What follows is a guest essay by F. Daniel Larkin, Thomas D. Beal, and William S. Walker, the new editors of the academic journal New York History. Editorial functions of the quarterly were recently transferred from the New York State Historical Association to the State University of New York at Oneonta.
In the 1919 inaugural issue of the journal New York History, the iconoclastic progressive historian Carl Becker published an article contrasting Patriot John Jay and Loyalist Peter Van Schaack, which, in an accessible style that appealed to both experts and non-experts, explored central questions of our fledgling democracy. Becker wrote that the story of these New Yorkers offered “a concrete example of the State versus the individual, of personal liberty versus social compulsion, of might versus right.” Continue reading
Local historians and educators from across the state will gather in Cooperstown for the 2013 Conference on New York State History taking place June 6-8 at the Fenimore Art Museum and The Farmers’ Museum. The conference highlights the latest research on New York History and culture. The conference is open to the public.
Several features of this year’s conference are of interest the general public: The keynote address is by Walter Stahr, author of Seward: Lincoln’s Indispensable Man, the evening of Friday, June 7 at 7:30 p.m. in the Fenimore Art Museum auditorium. On Saturday, June 8, the annual Wendall Tripp Lecture offers “Another Leatherstocking Tale: Susan Fenimore Cooper, the Episcopal Church, and the Oneida Indians,” delivered by Laurence Hauptman of SUNY New Paltz. This lecture takes place at 12:30 p.m. in the Louis C. Jones Center of The Farmers’ Museum. Continue reading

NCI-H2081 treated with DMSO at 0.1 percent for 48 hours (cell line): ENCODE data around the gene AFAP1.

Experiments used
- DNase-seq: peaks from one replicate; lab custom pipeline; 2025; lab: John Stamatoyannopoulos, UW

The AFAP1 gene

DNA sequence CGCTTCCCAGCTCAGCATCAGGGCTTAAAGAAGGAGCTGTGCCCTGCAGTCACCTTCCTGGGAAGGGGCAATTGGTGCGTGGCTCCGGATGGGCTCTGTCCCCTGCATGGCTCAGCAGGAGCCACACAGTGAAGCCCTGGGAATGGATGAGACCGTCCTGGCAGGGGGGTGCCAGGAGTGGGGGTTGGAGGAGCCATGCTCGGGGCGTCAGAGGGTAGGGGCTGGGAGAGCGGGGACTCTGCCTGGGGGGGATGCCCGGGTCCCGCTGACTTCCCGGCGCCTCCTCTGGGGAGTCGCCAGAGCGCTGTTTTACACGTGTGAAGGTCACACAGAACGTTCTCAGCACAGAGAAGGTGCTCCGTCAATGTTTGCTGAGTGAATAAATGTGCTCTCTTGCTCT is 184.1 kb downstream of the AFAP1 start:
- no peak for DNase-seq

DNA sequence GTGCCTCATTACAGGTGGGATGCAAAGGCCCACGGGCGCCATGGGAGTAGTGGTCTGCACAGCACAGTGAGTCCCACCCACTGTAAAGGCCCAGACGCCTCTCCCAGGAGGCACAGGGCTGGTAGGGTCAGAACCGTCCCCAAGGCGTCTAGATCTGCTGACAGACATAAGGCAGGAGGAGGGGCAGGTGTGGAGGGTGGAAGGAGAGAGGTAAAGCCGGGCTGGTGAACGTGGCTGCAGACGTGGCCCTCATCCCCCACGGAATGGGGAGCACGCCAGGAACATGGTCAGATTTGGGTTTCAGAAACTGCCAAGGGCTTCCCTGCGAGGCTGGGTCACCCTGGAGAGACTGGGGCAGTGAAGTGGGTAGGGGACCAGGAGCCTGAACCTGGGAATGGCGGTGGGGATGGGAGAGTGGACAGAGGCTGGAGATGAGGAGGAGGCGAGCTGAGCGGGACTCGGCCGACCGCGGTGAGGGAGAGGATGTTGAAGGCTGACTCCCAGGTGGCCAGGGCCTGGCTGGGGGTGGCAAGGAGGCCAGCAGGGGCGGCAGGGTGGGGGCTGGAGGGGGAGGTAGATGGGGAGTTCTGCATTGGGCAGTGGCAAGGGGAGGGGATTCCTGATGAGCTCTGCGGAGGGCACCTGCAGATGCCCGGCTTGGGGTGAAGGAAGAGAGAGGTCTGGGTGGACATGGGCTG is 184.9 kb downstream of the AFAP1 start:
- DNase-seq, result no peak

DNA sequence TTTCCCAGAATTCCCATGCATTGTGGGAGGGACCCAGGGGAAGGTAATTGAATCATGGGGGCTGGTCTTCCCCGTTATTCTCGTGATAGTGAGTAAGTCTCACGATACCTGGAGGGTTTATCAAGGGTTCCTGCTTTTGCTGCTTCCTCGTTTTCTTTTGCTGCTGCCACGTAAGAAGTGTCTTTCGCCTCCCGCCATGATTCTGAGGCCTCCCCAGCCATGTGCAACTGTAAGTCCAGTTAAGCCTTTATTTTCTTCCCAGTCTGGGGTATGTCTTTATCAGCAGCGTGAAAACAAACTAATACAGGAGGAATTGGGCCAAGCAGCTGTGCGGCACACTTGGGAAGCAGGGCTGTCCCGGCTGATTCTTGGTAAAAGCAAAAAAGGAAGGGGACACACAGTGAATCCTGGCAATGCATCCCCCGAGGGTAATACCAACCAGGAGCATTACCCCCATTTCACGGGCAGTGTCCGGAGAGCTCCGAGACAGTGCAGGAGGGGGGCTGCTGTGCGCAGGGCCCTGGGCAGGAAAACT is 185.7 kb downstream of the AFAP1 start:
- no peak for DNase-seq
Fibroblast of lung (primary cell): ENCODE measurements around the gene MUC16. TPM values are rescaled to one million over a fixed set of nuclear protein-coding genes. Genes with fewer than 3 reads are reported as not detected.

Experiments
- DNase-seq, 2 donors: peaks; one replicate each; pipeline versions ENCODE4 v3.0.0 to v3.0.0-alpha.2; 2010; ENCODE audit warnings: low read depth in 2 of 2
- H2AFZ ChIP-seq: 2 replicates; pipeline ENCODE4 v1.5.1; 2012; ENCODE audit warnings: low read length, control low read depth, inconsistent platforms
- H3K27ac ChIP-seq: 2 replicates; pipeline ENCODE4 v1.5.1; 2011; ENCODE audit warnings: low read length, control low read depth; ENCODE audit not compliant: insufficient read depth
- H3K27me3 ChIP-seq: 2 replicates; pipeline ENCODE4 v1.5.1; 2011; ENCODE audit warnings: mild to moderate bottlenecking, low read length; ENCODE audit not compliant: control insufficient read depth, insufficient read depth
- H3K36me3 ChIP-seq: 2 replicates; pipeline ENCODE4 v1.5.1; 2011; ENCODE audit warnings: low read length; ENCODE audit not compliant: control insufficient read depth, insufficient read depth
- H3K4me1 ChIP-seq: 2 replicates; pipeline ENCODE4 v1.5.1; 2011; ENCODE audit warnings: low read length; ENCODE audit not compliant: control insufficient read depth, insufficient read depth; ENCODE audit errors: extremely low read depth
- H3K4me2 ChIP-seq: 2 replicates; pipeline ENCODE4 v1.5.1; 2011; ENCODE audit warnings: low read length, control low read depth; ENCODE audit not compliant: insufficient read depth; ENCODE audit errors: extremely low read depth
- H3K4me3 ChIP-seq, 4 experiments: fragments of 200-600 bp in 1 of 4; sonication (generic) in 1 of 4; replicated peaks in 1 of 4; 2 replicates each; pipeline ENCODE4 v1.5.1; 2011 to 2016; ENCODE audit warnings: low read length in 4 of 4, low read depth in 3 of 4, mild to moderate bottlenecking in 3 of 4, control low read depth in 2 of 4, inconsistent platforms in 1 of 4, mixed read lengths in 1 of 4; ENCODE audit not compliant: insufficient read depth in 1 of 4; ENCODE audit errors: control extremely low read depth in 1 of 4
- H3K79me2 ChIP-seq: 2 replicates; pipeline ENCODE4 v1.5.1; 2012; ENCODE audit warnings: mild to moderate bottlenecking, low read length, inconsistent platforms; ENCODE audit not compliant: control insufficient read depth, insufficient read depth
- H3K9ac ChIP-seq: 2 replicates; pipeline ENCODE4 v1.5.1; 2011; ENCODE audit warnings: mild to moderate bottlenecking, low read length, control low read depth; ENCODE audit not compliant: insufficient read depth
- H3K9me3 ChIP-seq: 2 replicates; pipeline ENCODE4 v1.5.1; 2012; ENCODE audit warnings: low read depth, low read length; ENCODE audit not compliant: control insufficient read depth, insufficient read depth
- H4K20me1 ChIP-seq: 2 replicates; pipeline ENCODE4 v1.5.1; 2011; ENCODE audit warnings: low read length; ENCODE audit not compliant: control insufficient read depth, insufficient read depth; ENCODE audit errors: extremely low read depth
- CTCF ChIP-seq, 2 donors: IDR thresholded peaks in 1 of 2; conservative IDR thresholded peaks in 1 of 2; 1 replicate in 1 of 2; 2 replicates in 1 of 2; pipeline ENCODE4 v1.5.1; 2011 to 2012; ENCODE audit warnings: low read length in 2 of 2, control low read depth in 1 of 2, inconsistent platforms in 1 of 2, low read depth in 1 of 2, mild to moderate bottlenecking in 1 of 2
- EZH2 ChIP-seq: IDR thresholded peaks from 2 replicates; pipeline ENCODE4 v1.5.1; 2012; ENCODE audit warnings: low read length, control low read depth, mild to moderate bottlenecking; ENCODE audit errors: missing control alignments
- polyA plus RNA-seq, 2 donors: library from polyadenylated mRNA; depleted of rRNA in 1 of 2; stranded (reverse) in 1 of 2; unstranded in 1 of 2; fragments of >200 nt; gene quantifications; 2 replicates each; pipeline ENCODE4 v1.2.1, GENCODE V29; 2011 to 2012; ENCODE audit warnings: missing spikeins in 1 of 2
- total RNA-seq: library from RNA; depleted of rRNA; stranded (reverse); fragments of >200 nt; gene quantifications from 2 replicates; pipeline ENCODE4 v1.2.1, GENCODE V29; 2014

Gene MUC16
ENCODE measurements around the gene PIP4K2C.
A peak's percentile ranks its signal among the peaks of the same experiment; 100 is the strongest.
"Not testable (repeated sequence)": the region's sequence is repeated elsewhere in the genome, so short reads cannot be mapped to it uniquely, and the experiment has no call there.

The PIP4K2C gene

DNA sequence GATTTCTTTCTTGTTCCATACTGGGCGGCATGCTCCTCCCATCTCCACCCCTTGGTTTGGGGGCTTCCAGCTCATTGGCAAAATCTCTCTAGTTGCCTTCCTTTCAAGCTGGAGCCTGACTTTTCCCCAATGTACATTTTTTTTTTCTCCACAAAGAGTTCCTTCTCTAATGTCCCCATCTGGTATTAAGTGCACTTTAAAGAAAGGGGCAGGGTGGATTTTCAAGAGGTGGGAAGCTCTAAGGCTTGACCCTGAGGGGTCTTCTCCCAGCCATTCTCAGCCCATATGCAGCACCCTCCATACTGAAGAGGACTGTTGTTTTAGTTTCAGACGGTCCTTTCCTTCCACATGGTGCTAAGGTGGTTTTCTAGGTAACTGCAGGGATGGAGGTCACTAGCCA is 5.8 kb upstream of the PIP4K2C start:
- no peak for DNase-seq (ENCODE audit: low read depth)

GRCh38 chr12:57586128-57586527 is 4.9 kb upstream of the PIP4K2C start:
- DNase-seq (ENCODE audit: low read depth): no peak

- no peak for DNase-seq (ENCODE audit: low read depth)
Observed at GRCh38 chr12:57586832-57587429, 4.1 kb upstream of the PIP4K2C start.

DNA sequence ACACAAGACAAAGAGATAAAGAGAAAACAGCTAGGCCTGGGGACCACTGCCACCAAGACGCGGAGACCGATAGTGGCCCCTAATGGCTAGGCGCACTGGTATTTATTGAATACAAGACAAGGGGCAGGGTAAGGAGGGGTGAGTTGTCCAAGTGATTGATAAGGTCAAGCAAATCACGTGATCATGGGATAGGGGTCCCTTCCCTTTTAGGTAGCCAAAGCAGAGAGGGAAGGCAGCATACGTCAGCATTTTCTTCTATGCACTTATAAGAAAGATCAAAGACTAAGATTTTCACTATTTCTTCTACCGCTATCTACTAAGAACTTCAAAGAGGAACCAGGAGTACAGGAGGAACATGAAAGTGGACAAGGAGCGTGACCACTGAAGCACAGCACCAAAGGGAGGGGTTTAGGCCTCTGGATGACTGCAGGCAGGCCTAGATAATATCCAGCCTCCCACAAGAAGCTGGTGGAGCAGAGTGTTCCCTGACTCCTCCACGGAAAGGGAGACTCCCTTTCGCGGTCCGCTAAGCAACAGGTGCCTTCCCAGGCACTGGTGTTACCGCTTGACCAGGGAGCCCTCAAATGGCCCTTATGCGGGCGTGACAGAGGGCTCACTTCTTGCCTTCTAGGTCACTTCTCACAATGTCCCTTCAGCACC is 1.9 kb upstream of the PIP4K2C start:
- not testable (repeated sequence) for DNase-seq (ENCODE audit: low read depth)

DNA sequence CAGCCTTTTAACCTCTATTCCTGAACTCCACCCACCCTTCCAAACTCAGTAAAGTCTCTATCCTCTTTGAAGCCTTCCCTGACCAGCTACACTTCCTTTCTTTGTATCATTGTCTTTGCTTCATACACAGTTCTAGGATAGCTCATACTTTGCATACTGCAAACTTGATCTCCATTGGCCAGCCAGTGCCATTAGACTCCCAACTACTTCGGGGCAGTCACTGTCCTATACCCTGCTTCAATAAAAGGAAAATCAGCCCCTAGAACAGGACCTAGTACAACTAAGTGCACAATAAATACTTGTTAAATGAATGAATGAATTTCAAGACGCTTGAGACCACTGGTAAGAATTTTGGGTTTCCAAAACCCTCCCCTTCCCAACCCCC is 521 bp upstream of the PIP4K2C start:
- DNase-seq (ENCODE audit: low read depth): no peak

The latest issue of the New York State Historical Association’s digital quarterly journal, New York History, features the following:
“Editors’ Introduction” by F. Daniel Larkin, Thomas D. Beal, and William S. Walker Continue reading
The New York State Historical Association’s (NYSHA) quarterly journal New York History, published since 1919, is no longer available as a print publication and will henceforth be published as a digital pdf file. A statement published on the NYSHA webpage reported the change: Continue reading
Many of the posts on this New York History website highlight the programs of historical societies or raise issues about their mission, funding, and impact.
Sometimes, a look back in our own history is useful in reminding us how enduring some of the issues are, and perhaps reminding us of strategies that have been up for discussion before. Continue reading
Proposals are now being sought for the 2013 Conference on New York State History to be held at the New York State Historical Association in Cooperstown on June 6-8, 2013. Presentations may consider any aspect of New York State’s History.
The Conference on New York State History is an annual meeting of academic and public historians, librarians and archivists, educators, publishers, and other interested individuals who come together to discuss topics and issues related to the people of New York State in historical perspective and to share information and ideas regarding historical research, programming, and the networking of resources and services. Continue reading
New York is not the only state turning to cultural heritage tourism or seeking to develop its historic community. Let’s look at our neighbor to the east and see what lessons we might learn from them.